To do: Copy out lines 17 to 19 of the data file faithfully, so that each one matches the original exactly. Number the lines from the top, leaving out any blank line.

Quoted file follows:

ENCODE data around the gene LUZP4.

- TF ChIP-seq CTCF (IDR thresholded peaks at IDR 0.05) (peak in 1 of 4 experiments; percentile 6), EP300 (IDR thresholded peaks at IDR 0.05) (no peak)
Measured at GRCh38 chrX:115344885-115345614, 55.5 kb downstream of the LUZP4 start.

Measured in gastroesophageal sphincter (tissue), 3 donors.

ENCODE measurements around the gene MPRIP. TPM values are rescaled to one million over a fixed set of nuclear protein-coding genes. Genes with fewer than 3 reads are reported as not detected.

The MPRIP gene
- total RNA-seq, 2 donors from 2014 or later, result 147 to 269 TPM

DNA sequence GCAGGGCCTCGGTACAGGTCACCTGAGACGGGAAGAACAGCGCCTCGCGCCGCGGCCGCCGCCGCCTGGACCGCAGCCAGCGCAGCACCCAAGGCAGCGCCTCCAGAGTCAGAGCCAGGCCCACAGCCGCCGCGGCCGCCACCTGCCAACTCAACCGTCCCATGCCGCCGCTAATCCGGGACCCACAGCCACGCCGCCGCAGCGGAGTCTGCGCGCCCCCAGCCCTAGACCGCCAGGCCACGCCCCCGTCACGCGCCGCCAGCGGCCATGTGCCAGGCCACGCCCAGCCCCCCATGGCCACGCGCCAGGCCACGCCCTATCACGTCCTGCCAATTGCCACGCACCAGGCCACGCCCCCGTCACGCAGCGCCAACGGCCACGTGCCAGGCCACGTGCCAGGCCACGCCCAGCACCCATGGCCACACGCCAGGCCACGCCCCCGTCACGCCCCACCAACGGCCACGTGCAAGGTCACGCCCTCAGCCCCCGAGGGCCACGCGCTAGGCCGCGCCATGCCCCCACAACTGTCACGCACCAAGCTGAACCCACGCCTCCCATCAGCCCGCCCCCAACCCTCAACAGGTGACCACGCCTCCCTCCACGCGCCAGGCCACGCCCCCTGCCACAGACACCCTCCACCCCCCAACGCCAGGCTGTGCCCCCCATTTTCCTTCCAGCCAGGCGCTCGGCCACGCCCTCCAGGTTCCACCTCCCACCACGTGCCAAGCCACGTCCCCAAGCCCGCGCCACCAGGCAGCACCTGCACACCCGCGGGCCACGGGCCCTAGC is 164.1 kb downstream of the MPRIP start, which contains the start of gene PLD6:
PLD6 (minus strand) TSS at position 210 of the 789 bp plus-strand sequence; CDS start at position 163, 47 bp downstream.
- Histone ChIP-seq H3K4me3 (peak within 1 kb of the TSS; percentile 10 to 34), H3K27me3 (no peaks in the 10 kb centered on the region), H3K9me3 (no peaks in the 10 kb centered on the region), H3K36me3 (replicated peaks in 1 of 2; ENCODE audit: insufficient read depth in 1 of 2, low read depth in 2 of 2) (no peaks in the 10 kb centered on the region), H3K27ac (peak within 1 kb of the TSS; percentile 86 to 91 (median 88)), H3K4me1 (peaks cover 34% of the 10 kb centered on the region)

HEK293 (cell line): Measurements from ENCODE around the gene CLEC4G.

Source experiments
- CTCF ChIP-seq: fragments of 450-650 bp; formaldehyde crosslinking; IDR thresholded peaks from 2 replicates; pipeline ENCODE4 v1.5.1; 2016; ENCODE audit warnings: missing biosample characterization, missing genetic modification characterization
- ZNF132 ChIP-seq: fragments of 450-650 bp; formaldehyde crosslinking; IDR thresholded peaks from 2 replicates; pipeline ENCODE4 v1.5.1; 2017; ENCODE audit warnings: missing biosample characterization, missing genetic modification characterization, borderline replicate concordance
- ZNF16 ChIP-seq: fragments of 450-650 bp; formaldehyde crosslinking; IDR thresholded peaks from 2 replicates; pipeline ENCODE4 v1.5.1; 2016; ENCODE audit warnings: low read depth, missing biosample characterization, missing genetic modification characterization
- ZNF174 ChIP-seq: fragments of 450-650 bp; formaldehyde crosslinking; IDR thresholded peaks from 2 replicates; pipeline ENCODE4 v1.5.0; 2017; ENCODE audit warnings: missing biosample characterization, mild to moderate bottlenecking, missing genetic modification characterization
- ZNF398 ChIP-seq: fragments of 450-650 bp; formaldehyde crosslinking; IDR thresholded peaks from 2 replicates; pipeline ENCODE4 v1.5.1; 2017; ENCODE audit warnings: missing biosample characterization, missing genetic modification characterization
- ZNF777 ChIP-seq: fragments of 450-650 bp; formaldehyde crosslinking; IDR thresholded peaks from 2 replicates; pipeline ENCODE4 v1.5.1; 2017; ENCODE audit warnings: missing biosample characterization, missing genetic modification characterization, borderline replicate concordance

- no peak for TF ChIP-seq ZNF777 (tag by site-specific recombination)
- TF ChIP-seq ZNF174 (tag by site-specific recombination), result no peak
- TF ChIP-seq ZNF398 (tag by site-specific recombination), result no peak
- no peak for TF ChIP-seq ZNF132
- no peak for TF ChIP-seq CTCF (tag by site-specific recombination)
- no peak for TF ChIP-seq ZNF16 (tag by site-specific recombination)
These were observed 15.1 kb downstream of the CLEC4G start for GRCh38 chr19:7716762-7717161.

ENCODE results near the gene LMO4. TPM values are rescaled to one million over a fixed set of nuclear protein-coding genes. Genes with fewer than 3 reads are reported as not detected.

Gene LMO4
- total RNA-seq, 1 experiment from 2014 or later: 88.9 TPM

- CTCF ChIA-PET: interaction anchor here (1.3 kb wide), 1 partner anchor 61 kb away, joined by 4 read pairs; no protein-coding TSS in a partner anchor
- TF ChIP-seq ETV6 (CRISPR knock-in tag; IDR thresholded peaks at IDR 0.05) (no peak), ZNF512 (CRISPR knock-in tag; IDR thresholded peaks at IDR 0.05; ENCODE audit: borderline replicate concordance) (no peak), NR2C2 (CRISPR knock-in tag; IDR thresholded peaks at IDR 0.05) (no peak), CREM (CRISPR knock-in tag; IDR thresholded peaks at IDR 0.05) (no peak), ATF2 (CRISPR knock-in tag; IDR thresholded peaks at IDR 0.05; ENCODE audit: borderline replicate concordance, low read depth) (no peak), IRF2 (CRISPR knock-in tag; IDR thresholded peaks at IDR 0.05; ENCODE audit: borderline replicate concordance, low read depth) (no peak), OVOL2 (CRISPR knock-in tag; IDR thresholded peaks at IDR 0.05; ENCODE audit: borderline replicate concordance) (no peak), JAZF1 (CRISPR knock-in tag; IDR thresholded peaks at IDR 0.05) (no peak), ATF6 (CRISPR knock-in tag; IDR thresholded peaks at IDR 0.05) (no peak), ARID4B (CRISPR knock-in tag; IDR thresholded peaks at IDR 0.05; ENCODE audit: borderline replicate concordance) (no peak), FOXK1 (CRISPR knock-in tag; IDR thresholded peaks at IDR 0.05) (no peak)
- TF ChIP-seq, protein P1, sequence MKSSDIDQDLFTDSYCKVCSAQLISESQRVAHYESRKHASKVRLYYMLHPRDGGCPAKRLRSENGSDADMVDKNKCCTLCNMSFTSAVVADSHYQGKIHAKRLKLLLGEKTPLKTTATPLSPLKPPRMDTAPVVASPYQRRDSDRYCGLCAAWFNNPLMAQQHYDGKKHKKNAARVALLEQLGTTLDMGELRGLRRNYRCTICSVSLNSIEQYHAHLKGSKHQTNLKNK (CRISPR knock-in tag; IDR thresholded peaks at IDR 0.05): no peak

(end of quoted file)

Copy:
- ZNF398 ChIP-seq: fragments of 450-650 bp; formaldehyde crosslinking; IDR thresholded peaks from 2 replicates; pipeline ENCODE4 v1.5.1; 2017; ENCODE audit warnings: missing biosample characterization, missing genetic modification characterization
- ZNF777 ChIP-seq: fragments of 450-650 bp; formaldehyde crosslinking; IDR thresholded peaks from 2 replicates; pipeline ENCODE4 v1.5.1; 2017; ENCODE audit warnings: missing biosample characterization, missing genetic modification characterization, borderline replicate concordance

- no peak for TF ChIP-seq ZNF777 (tag by site-specific recombination)